Wednesday, October 26, 2011

"Religious but not spiritual: The high costs of ignoring personal piety"

Interesting, researched article from the Association of Religion Data Archives: the reason many churches are declining is that they don't nurture spiritual growth.

Study after study shows what may appear to outside observers to be simple common sense: A major reason people attend religious congregations is to deepen their faith lives and draw closer to God.

The U.S. Congregational Life Survey found the percentage of weekly worshippers who reported growing in faith through their congregation was twice as high as the percentage of more infrequent attenders who experienced similar spiritual growth.

The survey also indicated that “grassroots evangelists,” those who feel at ease sharing their faith with others and invite people to worship, were far more likely to strongly agree their spiritual needs are being met in the congregation and to practice devotional activities every day or most days.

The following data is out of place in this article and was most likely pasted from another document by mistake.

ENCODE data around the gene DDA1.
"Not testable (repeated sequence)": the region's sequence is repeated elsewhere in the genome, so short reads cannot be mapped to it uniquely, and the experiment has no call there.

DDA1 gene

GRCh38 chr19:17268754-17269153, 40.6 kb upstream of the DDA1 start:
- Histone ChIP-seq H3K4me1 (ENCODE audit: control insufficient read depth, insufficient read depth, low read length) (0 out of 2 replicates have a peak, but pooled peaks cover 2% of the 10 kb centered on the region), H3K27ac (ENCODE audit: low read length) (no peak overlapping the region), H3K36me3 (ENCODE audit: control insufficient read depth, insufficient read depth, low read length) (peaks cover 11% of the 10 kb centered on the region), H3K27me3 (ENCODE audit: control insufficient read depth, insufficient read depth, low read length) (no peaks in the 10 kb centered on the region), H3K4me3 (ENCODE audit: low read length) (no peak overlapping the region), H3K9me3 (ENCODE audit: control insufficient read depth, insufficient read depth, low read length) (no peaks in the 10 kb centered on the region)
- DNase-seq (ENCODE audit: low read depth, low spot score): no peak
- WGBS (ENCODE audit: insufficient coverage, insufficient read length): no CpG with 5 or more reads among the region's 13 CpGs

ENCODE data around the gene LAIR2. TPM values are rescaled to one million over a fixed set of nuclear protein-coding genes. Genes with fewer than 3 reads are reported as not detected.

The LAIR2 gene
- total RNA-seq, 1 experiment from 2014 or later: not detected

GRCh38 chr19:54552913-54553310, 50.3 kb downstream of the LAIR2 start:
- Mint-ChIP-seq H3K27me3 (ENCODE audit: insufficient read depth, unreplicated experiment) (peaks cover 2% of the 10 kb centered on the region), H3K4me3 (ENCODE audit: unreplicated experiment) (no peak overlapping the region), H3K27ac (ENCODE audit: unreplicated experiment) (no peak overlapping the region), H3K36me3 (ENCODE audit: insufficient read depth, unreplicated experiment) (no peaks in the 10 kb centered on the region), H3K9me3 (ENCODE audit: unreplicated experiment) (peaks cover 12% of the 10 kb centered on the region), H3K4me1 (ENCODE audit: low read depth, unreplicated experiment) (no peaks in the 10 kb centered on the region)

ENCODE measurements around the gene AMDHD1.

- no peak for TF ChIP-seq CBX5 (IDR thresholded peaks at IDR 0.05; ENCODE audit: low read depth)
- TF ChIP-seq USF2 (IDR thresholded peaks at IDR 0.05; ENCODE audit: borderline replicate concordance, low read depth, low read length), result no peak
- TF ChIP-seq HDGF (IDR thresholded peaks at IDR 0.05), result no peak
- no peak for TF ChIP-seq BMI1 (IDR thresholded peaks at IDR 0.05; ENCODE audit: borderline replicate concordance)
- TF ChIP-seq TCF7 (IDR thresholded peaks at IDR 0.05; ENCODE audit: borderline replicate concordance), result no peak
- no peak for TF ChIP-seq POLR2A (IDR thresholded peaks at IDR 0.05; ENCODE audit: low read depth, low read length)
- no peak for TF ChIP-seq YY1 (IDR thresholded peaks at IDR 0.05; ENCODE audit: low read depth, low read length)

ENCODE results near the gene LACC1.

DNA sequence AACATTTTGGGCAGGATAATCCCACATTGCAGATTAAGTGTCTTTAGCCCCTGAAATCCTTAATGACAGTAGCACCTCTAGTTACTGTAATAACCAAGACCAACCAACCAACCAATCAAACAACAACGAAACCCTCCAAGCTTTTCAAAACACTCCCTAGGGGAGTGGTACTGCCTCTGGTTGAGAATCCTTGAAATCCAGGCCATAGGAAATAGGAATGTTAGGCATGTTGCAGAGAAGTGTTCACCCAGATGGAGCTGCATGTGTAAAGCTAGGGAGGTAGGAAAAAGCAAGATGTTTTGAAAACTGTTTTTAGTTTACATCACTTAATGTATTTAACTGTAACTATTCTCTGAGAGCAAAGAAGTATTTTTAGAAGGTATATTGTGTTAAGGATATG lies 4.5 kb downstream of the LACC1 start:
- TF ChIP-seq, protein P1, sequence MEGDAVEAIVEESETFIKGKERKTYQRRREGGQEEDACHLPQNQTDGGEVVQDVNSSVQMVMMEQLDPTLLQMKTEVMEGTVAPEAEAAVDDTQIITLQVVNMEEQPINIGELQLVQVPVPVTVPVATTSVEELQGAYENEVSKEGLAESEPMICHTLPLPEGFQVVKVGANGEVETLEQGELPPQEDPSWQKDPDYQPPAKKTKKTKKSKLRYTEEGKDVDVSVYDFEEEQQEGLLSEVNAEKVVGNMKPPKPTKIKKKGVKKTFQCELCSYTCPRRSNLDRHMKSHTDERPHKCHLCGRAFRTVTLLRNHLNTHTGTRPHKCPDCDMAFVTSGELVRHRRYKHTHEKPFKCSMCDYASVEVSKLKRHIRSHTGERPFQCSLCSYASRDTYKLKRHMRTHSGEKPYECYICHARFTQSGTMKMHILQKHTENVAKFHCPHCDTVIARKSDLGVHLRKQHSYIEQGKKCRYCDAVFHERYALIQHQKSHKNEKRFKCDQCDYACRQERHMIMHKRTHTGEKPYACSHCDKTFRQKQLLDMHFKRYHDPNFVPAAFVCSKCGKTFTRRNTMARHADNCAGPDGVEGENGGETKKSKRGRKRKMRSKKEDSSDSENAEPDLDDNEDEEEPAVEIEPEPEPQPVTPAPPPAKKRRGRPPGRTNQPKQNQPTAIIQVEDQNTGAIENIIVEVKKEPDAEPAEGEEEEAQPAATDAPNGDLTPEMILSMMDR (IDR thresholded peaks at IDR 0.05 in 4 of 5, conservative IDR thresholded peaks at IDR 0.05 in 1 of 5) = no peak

“Worshippers in strong congregations also regularly spend time on their own praying, reading Scripture or using other materials to help them better understand and deepen their faith,” survey researchers reported. “In other words, congregations where people spend time on their own cultivating their faith tend to have extraordinary worship as well. They’re bookend strengths.”

In a survey of megachurches, the No. 1 reason people gave for moving from a spectator to an active participant their congregation was this: “I responded to an inward sense of call or spiritual prompting,” researchers Scott Thumma of Hartford Seminary and Warren Bird of the Leadership Network reported in their new book, “The Other 80 Percent: Turning Your Church’s Spectators Into Active Participants.”

And the No. 1 reason people participated less in their congregation in the past two years? It was a tie between “had less time” and their faith had “gotten weaker,” according to a separate survey of parish profile inventories offered by the Hartford Institute for Religion Research.

More here. Discuss.